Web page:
Santa Cruz de la Sierra, Bolivia

Maybe it’s just luck or randomness or maybe it’s a result of my getting more and more comfortable travelling but it seems to me each country I visit is more open and more friendly towards me than all the ones I visited before on this trip.


On my second day in Bolivia I took a bus out of the city a ways to see if I could spot the sloths that live high in the rainforest around Santa Cruz, I never spotted any sloths but I hitched a ride back to town with a local guy who, despite us not sharing a common language, INSISTED we were going to communicate.

With some help from Google Translate we spent 45 minutes getting to know each other. He told me there have been 200 coup attempts in Bolivia over the years and he doesn’t ever remember a proper government but he is proud of many things here. He promised me Bolivians would be the most friendly people I would meet. He brought up the financial situation in Argentina and expressed his hopes that the people there will be ok.

Typical Bolivian street, the building on the corner dates to the 1750’s

To hear a man from Bolivia, the poorest country in South America, express such heartfelt concern for the situation for Argentinians, who have a much, much larger economy and on average 4x the personal purchasing power, was extremely touching. When I hopped out he held my hand and wished me the best and told me I would be safe here, even at night.

The central square in the middle of the city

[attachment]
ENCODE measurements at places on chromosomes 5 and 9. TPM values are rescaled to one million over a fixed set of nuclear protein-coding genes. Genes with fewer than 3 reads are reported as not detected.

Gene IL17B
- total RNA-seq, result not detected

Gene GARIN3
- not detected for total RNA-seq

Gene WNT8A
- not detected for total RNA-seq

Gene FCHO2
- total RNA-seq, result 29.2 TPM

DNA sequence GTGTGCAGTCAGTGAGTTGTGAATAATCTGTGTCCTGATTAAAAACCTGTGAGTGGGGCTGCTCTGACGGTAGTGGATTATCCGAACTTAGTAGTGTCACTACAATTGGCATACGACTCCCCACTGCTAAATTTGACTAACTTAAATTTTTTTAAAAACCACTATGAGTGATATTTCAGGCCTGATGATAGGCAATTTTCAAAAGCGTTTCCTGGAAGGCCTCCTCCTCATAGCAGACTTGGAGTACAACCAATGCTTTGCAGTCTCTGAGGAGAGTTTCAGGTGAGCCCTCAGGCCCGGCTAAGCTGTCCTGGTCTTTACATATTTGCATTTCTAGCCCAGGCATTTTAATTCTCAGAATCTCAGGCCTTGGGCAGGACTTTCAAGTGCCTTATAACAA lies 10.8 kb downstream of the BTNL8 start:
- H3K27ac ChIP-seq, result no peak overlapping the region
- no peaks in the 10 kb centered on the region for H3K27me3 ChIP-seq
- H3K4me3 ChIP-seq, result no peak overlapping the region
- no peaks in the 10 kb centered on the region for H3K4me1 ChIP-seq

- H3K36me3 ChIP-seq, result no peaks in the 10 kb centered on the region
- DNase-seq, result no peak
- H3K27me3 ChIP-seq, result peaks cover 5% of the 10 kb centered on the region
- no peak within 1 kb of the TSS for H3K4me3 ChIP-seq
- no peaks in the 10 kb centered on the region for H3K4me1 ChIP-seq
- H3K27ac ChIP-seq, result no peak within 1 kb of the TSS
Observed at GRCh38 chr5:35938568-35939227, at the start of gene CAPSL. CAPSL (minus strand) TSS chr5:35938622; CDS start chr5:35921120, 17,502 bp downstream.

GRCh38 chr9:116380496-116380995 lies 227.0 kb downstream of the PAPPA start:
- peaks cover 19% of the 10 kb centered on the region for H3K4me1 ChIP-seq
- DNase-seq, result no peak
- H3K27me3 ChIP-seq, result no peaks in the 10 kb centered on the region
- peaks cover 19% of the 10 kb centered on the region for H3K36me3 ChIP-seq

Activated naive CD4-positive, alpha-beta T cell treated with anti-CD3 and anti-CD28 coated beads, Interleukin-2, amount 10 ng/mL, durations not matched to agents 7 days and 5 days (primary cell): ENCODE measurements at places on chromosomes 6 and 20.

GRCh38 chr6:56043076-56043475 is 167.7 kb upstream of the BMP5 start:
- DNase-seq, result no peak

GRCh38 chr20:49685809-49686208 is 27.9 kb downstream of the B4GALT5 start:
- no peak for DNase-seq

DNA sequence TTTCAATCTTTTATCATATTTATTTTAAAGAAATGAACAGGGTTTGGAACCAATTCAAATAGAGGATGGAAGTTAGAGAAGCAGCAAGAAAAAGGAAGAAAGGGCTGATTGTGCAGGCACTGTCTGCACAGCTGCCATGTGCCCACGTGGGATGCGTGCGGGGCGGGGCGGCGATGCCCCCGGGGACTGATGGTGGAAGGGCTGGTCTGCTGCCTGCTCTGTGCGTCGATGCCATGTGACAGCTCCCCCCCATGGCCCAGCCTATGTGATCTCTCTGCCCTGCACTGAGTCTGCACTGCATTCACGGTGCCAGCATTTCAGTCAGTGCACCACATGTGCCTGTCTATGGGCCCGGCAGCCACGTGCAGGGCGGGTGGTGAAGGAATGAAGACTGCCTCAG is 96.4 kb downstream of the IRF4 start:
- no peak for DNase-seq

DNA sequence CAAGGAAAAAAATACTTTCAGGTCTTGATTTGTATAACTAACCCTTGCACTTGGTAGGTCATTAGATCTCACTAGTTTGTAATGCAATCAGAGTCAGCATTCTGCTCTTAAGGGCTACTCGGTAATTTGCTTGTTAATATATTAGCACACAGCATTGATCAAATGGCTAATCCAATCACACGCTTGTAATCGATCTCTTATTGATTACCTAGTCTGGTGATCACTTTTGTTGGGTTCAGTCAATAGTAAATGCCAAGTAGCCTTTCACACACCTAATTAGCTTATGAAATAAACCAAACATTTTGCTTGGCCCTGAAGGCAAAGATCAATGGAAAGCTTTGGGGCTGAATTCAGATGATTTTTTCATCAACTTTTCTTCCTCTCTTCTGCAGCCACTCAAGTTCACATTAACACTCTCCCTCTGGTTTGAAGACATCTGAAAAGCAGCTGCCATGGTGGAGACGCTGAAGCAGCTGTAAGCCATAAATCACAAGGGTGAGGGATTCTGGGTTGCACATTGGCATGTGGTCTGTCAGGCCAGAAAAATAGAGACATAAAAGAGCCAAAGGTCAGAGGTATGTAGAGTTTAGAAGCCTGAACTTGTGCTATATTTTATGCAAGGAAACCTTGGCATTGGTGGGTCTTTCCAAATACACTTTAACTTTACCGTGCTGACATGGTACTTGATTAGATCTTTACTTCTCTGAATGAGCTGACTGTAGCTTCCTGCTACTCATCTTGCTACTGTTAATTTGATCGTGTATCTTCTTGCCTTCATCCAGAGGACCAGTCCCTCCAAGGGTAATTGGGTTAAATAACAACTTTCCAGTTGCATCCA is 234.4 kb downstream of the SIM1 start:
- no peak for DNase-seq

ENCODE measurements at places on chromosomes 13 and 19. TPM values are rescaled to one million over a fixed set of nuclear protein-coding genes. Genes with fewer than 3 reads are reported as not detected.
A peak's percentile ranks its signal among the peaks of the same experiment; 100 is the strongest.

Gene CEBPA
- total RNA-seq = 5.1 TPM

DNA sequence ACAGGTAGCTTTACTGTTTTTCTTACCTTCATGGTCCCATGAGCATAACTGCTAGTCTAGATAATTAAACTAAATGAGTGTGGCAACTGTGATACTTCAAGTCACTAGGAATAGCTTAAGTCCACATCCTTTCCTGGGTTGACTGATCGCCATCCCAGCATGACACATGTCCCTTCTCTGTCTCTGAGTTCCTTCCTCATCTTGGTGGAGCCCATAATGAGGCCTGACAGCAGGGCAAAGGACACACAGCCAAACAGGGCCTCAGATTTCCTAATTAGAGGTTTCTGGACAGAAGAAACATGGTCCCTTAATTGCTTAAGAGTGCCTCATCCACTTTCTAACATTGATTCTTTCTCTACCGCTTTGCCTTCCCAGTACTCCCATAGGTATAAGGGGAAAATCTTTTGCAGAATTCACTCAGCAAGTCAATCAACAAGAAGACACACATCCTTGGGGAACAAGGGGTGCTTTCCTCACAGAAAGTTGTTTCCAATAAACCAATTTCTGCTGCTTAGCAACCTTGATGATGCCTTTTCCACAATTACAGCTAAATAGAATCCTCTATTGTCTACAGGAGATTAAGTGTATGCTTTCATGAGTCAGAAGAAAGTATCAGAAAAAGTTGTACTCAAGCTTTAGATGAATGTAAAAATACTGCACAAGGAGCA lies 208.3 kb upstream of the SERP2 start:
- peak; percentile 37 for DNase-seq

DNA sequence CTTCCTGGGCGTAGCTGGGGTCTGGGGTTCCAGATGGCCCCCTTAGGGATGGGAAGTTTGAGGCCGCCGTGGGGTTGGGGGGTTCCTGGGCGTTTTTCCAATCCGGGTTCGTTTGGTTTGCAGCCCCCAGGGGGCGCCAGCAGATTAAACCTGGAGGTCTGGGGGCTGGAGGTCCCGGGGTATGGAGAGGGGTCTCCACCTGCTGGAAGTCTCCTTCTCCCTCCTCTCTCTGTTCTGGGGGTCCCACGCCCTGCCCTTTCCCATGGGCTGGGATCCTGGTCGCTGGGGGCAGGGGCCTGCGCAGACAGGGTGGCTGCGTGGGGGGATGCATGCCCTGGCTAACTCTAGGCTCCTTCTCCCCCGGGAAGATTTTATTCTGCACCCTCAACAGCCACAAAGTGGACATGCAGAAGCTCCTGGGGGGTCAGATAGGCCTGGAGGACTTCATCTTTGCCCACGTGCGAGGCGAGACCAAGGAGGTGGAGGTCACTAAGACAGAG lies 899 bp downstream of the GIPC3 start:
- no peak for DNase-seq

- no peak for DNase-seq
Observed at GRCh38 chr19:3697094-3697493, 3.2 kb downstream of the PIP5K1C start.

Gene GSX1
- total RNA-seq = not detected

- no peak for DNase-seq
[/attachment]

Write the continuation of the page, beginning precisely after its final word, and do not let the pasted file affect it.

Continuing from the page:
I have had similar experiences with multiple other people I have met so far in Santa Cruz, friendly locals talking to me in the central square, two super friendly guys at the coffee place I’ve been going to. I’m loving being here, seriously. The city is warm and calm and easy and has very few tourists and I’ve pretty much done nothing here, just wander around, popping in and out of local markets, confusing the ladies at the market food stalls with my Spanish, it’s just great. I get laughed at a lot which has always been a sign of being in a good place.

Amazing papaya and she had real lemons, uncommon in South America

The town of Santa Cruz de la Sierra has been here for over 500 years ago but until recently Santa Cruz was a provincial town in central Bolivia, far from more well known cities in the Andes like the more well known capital cities, Sucre and La Paz. About 25 years ago the incredibly rough roads around Santa Cruz were widened and paved and trips that used to take days of hard travel were now less than 10 hours on smooth roads. This simple change suddenly meant Santa Cruz was at a perfect location, just the right distance from everywhere to everywhere else. Within two decades the population quadrupled and now Santa Cruz is the largest metro area in Bolivia, about 2.5 million people.

I have no goals here, nothing to get down or to do or experience. I need to do laundry, change money, buy new socks, etc, it’s a full plate for me.

I never saw any sloths but I found this birdie!

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